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Injuries in (running) hadrosaurs



 Since 1979, I've worked in Dinosaur Provincial Park (DPP), the mecca of
hadrosaurs, and have studied their osteopathy in detail for the past 7
years. There is lots of evidence for pathology in this group, some of which
I will relate here. From collecting many hundreds of specimens and seeing
thousands of others in the field, it is apparent to me that hadrosaurs were
either aggressive to each other, highly accident-prone, or both. I also
believe hadrosaurs were bipedal most of the time, but could drop down on all
fours for feeding, drinking or slow casual walking while feeding. I cannot
envision a running quadrupedal hadrosaur. Consider the slenderness of the
metacarpals, manal hoof reduction or loss, and especially the poorly
ossified carpals and resultant weak wrist. Injuries one might expect from an
animal falling down that put its arms out to break the fall could also be
expected to break bone on occasion. When we look at the ample isolated or
associated forelimb material from DPP and other North American areas, we see
that manal pathology is extremely rare. I've never seen or heard of anything
in DPP relating to manal injury. Roy Moodie described some fractured
metacarpals in an Anatosaurus some years ago and the BHI has a fractured and
healed Edmontosaurus metacarpal. Moodie also reported a fractured humerus in
Hypacrosaurus which is supposed to be at AMNH but I have not been able to
track it down, and would be grateful if anyone out there can shed more light
on this specimen. Rib fractures, some multiple in number, have been reported
in specimens of Parasaurolophus (which also has related vetebral trauma) and
Prosaurolophus. Hind leg injuries are known. Isolated tibiae show infectious
processes, similar to those recently described in one of Tom Rich's
Australian hypsilophodonts. Fibular fractures are known too. Infected
metatarsals and pedal phalanges are occassionally seen. Some of the latter
are quite spectacular and suggest the distal portion of the digit must have
been sloughed off long before death. How I would like to find the limping
trackway of an affected individual! Surprisingly, serious pelvic fractures
are known. We have the paired and well healed (fused along entire shaft
length) ischia of an unspeciated lambeosaurine which show evidence of a
severe bilateral fracture of the ischia, about 1/4 below the proximal end.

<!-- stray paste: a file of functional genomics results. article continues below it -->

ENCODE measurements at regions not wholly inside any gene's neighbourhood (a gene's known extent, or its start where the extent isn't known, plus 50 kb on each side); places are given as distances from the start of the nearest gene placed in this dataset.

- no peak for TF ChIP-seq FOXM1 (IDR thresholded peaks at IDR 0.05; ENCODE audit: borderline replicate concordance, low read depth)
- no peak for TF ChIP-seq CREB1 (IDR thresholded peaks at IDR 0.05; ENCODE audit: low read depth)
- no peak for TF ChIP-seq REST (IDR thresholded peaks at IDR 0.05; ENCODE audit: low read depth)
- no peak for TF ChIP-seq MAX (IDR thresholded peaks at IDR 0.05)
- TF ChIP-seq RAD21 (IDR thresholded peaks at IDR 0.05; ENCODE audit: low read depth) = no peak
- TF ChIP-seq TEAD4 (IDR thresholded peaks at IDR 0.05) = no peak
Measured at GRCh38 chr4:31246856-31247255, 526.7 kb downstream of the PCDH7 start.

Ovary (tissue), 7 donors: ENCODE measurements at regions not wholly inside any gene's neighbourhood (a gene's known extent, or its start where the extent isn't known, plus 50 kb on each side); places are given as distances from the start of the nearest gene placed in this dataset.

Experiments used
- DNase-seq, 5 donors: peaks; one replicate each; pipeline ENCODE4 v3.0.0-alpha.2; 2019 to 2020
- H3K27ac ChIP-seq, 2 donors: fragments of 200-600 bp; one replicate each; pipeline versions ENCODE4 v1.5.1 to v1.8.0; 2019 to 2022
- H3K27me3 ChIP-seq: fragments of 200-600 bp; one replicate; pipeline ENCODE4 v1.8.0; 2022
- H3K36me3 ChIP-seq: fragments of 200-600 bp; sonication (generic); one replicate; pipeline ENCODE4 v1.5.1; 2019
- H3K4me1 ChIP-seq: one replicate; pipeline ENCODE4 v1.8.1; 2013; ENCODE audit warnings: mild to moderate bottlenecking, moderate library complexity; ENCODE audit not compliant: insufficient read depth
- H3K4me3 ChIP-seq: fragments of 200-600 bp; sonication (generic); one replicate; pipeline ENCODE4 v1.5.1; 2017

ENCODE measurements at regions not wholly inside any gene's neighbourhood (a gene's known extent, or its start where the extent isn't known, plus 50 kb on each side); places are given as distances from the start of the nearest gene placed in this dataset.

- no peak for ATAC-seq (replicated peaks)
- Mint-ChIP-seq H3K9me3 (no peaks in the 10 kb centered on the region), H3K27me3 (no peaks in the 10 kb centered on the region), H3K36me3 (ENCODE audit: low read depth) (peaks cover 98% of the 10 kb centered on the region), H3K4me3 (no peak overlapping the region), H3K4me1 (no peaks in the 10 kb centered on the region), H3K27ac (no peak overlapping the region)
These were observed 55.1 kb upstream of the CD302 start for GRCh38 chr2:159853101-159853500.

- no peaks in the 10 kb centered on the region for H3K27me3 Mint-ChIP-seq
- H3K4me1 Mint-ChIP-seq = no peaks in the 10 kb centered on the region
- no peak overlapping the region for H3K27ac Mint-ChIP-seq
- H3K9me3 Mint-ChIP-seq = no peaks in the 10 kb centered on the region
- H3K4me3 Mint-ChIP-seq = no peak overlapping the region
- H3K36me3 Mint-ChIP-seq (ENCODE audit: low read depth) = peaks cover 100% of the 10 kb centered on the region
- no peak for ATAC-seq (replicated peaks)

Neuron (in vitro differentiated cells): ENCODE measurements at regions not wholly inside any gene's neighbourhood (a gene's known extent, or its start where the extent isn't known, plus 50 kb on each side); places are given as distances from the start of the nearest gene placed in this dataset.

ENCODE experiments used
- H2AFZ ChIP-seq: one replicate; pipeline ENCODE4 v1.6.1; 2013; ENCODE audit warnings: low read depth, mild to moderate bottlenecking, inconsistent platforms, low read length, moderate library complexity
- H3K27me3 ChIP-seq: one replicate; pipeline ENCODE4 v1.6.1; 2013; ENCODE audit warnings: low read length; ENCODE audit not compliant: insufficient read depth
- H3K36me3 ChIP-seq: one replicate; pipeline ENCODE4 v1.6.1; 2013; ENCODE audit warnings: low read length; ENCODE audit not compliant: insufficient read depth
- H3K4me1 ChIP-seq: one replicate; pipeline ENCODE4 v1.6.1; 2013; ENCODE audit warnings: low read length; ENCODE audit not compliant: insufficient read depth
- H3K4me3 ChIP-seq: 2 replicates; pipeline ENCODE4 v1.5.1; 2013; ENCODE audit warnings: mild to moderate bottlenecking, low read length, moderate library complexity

This is the most severe non-fatal bone injury in a hadrosaur that I've seen
or heard of. Now onto hadrosaur tails which believe me got damaged a lot.
Lots of neural spine fractures are found on the proximal tail region. Here
the spine has been buckled and to some degree folded downwards as if a graet
weight has pressed down on it from above. In the 1989 SVP, I presented an
idea that these fractures may represent injuries in females, and incurred
during mating, where, during copulation, some of the great weight of the
male pressing down on her tail could cause ther elongate and relatively
fragile neural spines to fracture. I have recieved alot of flak over this
idea, but have, and still, welcome any alternative ideas. The only other
thing I'ver been able to conger up is where the animal is laying on its back
and the caudal neural spines are collapsing under its own body weight. It is
important to know that juvenile and subadult hadrosaur caudal neural spines
show absolutely no evidence of similar fractures. This seems logical as they
would no be engaging in mating activities. Further on down the tail we
observe neural spine fractures and fusions, nearly always associated with
crush fractures, where the distal end of the tail was evidently accidently
stepped on by a conspecific and the vertebrae crushed into multiple pieces
(2-5 in number per vertebra- OUCH!), and then later on fused back together.
However, the deep cracks between the fused pieces remain and testify as to
the owners previous grief. Some of these vertebrae fused together at odd
angles so the animal would have had the last foot or two of its tail angled
off to on side at about a 45 degree angle. Some distal tail injuries
appeared so bad that it is likely the distal portion would have been
amputated at the time of injury, or became infected and dropped off. It
would be nice to seen some hadrosaur reconstructions showing animals with
tail damage as it is quite evident in DPP hadrosaurs. I should mention that
cranial injuries are known too, the most interesting I've come across is a
bilateral fracture of the dentaries of the Brachylophosaurus in our galleries.

 Thought this might be of interest to some readers.

 Thanks to those who sent sympathy emails regarding my poor recovery
following my recent dental surgery. Lost 6 pounds but I am almost 100%
healthy again. 

 
 Darren Tanke, Technician I, Dinosaur Research Program, Royal Tyrrell Museum
of Palaeontology, Box 7500, Drumheller, AB, Canada T0J 0Y0. (403) 823-7707;
(403) 823-7131 (fax). Paleo Interests: fossil identification, collection and
preparation, centrosaurine ceratopsians, Upper Cretaceous vertebrate faunas
of North America and East Asia, paleopathology; senior editor on annotated
bibliography of extinct/extant vertebrate dental pathology, osteopathy and
related topics (9,300 entries as of Feb. 7, 1996).